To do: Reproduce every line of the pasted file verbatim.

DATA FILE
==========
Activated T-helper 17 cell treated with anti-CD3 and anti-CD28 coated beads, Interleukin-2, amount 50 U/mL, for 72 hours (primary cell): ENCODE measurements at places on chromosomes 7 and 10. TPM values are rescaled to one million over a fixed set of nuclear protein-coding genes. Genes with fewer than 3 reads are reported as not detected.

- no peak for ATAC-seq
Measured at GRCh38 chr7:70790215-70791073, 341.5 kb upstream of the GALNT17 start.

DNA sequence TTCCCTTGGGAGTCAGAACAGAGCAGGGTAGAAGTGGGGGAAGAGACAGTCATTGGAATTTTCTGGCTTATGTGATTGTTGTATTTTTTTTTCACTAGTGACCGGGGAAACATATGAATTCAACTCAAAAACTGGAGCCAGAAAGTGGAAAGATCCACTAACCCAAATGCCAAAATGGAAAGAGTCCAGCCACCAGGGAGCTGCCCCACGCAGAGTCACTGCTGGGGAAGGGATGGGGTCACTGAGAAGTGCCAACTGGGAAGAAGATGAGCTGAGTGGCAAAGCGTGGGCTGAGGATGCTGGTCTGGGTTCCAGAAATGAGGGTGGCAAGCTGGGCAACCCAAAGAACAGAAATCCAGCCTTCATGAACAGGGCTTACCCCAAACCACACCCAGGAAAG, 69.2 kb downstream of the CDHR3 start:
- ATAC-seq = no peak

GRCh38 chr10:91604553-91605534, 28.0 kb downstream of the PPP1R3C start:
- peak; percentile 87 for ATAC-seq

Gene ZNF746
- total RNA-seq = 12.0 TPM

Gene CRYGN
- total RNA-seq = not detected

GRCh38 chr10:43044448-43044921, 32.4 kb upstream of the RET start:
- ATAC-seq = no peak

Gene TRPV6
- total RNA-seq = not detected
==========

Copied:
Activated T-helper 17 cell treated with anti-CD3 and anti-CD28 coated beads, Interleukin-2, amount 50 U/mL, for 72 hours (primary cell): ENCODE measurements at places on chromosomes 7 and 10. TPM values are rescaled to one million over a fixed set of nuclear protein-coding genes. Genes with fewer than 3 reads are reported as not detected.

- no peak for ATAC-seq
Measured at GRCh38 chr7:70790215-70791073, 341.5 kb upstream of the GALNT17 start.

DNA sequence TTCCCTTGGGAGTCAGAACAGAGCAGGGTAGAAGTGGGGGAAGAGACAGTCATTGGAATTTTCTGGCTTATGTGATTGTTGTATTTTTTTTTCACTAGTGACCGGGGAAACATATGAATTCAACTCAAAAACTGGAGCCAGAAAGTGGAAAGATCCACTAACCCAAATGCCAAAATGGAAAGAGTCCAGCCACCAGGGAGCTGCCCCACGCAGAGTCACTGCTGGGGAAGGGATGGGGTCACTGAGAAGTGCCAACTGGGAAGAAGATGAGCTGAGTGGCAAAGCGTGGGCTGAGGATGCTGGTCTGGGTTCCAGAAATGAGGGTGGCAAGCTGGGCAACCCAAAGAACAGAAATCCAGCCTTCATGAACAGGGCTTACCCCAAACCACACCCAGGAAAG, 69.2 kb downstream of the CDHR3 start:
- ATAC-seq = no peak

GRCh38 chr10:91604553-91605534, 28.0 kb downstream of the PPP1R3C start:
- peak; percentile 87 for ATAC-seq

Gene ZNF746
- total RNA-seq = 12.0 TPM

Gene CRYGN
- total RNA-seq = not detected

GRCh38 chr10:43044448-43044921, 32.4 kb upstream of the RET start:
- ATAC-seq = no peak

Gene TRPV6
- total RNA-seq = not detected